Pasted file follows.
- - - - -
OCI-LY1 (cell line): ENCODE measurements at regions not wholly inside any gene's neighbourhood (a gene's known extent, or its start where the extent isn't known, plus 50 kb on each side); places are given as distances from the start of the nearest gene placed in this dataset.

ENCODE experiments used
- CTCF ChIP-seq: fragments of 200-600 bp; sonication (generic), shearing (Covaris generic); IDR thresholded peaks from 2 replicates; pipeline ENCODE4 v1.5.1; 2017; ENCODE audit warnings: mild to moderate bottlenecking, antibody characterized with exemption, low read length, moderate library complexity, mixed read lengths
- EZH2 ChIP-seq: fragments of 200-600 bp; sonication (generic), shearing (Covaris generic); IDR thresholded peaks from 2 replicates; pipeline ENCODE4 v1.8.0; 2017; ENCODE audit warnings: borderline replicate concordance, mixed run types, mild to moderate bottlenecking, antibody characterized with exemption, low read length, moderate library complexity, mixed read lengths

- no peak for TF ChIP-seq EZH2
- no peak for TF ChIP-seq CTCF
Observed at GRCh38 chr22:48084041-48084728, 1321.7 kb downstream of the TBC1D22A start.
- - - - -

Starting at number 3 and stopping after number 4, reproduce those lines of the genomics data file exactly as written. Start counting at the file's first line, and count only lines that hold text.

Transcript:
- CTCF ChIP-seq: fragments of 200-600 bp; sonication (generic), shearing (Covaris generic); IDR thresholded peaks from 2 replicates; pipeline ENCODE4 v1.5.1; 2017; ENCODE audit warnings: mild to moderate bottlenecking, antibody characterized with exemption, low read length, moderate library complexity, mixed read lengths
- EZH2 ChIP-seq: fragments of 200-600 bp; sonication (generic), shearing (Covaris generic); IDR thresholded peaks from 2 replicates; pipeline ENCODE4 v1.8.0; 2017; ENCODE audit warnings: borderline replicate concordance, mixed run types, mild to moderate bottlenecking, antibody characterized with exemption, low read length, moderate library complexity, mixed read lengths